How much would we save from leaving the EU? Here I agree with Peter: not as much as some of the BREXIT campaigners would have us think. Fees and costs would still arise on our continued membership of the Single Market – just as Norway and Switzerland have found.
And government savings of any sort have an innate capacity to shrink before our eyes: exit levies, unforeseen charges, unanticipated costs. And would we not still have to fund an extensive UK government office in Brussels to oversee present and future legislation?
But savings there would certainly be. And it’s quite an exercise in sophistry to make them disappear to almost nothing.
Such an exercise overlooks two points. The first is that, while we enjoy grants and subsidies from Brussels, it’s still UK taxpayer money being recycled back. It’s not a “gift” from the EU, but something we have already paid for.
That’s why the gross contribution – £19.6 billion reckoned for this year, rising to a forecast £20.3 billion in 2020 – is still an important figure to bear in mind.
And there is a loss to the UK of our ability to determine by ourselves where that money goes. It is money raised from UK taxpayers, its disbursement determined in Brussels, and with the residual cost not rebated to the UK but retained. The UK has effectively lost control.
The rebate won by Margaret Thatcher is indeed a significant sum, now estimated to be worth £4.3 billion. But it was achieved in the teeth of ferocious opposition from the EU and the likes of EU cheerleaders such as Peter Sutherland.
And let’s not forget that it was only finally conceded when, as Nigel Lawson revealed in his memoirs, the UK Treasury prepared a memorandum on a UK exit from the EU in the event of the rebate not being achieved. It was a ruse, of course – but the EU Commission was taken in, and only then was the rebate grudgingly conceded.
How unpleasant it is for leading diplomats to have to play hardball. But this is the way of the EU. Little to nothing is conceded unless there is a direct and tangible threat of adverse consequence – in this case, the withdrawal of the UK which at the time was the EU’s second largest paymaster. Little wonder the prospect of withdrawal concentrated minds.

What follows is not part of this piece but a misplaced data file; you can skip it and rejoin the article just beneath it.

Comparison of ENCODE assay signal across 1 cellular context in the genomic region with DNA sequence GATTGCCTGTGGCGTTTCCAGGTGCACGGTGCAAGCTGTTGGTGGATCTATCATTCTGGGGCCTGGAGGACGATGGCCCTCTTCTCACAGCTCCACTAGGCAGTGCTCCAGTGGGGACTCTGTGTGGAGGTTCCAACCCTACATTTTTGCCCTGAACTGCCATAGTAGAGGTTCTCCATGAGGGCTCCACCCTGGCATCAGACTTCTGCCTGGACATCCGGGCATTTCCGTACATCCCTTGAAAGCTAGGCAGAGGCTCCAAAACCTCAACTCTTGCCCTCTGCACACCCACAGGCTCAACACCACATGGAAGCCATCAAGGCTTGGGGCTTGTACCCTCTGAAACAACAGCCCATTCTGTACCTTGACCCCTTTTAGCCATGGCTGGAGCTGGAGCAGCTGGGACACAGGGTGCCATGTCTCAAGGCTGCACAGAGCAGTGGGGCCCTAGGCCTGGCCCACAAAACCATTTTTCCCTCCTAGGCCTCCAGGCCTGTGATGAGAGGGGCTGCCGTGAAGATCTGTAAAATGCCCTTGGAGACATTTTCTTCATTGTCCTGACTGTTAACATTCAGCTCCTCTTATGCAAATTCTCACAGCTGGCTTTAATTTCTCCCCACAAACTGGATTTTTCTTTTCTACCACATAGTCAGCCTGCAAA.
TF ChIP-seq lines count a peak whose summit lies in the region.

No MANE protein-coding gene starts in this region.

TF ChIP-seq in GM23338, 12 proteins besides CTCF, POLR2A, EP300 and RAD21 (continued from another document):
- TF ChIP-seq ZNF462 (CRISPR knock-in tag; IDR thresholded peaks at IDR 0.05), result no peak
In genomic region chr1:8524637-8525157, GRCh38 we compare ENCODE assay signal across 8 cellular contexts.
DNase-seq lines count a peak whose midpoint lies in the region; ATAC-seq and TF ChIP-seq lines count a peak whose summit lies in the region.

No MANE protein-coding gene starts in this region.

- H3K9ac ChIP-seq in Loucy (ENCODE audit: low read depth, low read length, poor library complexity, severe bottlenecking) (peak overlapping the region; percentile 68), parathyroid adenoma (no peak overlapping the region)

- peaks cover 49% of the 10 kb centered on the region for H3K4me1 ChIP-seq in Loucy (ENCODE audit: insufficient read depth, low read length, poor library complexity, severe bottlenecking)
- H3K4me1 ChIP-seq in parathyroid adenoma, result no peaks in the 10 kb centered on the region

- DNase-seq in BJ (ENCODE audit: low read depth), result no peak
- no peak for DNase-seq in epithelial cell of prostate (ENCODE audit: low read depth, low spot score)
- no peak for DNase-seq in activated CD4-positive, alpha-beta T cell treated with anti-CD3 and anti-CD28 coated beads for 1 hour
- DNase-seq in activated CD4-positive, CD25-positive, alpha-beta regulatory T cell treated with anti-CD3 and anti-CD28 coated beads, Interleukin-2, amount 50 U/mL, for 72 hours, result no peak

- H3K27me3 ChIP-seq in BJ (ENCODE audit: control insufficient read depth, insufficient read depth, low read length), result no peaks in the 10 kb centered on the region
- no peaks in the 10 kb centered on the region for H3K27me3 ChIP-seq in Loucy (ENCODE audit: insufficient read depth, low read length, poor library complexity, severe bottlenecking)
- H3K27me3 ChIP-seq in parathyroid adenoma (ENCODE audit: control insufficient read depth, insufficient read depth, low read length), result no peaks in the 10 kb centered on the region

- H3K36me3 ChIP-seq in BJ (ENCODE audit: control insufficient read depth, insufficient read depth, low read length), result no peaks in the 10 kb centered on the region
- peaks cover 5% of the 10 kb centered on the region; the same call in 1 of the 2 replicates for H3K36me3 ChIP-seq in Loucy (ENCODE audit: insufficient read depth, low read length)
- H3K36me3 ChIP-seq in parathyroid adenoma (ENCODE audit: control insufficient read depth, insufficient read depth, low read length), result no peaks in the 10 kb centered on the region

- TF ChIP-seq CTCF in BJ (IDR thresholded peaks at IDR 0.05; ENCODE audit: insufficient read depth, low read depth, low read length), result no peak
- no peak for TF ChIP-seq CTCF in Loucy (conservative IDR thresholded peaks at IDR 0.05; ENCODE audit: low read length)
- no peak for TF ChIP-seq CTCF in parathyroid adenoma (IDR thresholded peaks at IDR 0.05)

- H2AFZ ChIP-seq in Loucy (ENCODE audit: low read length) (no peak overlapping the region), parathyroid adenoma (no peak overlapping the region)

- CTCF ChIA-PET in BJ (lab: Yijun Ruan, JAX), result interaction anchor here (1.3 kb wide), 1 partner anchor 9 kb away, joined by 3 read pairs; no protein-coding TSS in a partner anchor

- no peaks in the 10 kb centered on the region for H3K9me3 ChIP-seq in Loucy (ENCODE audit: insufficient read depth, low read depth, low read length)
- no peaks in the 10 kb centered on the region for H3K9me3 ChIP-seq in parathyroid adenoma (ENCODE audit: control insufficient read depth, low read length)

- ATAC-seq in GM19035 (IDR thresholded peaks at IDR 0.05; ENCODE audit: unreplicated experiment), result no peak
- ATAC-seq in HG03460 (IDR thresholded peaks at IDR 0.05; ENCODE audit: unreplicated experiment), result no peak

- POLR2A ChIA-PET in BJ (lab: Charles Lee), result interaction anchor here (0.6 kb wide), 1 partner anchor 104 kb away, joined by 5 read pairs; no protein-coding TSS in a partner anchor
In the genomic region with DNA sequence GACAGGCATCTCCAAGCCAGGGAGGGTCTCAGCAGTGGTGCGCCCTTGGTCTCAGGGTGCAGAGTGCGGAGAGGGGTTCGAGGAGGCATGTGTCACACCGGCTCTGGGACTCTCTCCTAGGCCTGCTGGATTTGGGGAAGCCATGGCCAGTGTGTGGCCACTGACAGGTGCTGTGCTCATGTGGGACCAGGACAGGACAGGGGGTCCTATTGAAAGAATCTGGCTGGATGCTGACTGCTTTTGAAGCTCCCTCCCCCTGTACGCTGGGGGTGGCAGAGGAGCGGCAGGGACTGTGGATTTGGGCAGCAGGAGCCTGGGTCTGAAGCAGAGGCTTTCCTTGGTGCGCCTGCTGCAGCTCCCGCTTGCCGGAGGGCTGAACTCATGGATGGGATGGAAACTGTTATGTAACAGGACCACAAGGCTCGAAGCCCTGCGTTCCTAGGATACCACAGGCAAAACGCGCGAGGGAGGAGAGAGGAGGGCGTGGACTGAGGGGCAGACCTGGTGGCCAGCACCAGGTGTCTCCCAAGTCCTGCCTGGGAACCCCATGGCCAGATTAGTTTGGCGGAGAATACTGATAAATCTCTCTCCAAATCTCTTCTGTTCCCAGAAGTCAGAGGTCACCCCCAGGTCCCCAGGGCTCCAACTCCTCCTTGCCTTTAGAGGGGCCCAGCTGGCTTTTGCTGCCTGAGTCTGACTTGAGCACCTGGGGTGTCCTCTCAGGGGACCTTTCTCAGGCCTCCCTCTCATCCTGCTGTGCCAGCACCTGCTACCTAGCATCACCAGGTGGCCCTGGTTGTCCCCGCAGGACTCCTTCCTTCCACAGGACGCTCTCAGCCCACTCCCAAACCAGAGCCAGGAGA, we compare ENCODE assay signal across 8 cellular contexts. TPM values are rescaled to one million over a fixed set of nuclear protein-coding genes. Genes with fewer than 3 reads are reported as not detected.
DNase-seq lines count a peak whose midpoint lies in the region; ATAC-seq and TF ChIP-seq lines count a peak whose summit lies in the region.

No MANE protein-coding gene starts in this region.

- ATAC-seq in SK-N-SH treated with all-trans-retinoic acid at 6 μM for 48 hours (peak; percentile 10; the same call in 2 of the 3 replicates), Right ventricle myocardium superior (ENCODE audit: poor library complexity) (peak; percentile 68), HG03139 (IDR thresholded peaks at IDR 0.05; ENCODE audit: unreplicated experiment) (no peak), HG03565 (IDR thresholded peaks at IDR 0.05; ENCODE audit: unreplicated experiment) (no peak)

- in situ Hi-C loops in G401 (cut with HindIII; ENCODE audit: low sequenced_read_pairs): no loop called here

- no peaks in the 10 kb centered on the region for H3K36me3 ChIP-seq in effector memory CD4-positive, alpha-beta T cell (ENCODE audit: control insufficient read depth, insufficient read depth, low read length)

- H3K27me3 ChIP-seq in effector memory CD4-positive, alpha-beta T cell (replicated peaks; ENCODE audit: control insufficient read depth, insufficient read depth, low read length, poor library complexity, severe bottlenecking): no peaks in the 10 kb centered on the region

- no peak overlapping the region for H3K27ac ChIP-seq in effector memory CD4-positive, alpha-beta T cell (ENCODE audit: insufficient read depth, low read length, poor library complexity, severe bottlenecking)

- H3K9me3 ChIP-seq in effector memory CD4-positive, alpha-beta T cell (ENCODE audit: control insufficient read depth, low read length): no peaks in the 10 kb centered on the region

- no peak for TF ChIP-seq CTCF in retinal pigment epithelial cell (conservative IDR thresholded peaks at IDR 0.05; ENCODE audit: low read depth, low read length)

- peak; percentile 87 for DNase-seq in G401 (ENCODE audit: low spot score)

And little wonder Euro sceptic MPS complained that Prime Minister David Cameron’s “re-negotiation” achieved so little, when there was no credible Plan B prepared by the Treasury to deal with a UK exit.
My second concern is this. Very little by way of independent audit appears to have been undertaken on the efficacy of the EU’s structural fund and regional aid disbursements. Much of the money earmarked for economic uplift in the eastern European economies has disappeared without sign of tangible benefit. And the EU’s own accounts leave much to be desired.
Indeed, the EU has not achieved an unqualified audit for decades.
Then there is corruption, estimated by the European Commission to cost £99 billion (€120bn) a year – this in a report that urged Britain to do more to fight foreign bribery.
The commission declined to set out any ranking of corruption levels country by country in its 2014 report and decided to suppress findings on fraud within European Union institutions.
Cecilia Malmstroem, the European home affairs commissioner described levels of corruption across the EU as “breath-taking” and criticised governments for failing to tackle the problem.
This does not speak well of the EU’s claims to transparency and accountability.
No government is free from “shrinkage” in one form or another. But in the case of the EU which prides itself on being a body with strict financial oversight, all manner of exemptions and reliefs were made, either to help aspirant countries meet membership criteria or maintain such criteria once in.
When it comes to the bending of “strict fiscal rules”, the EU could teach Uri Geller a thing or two.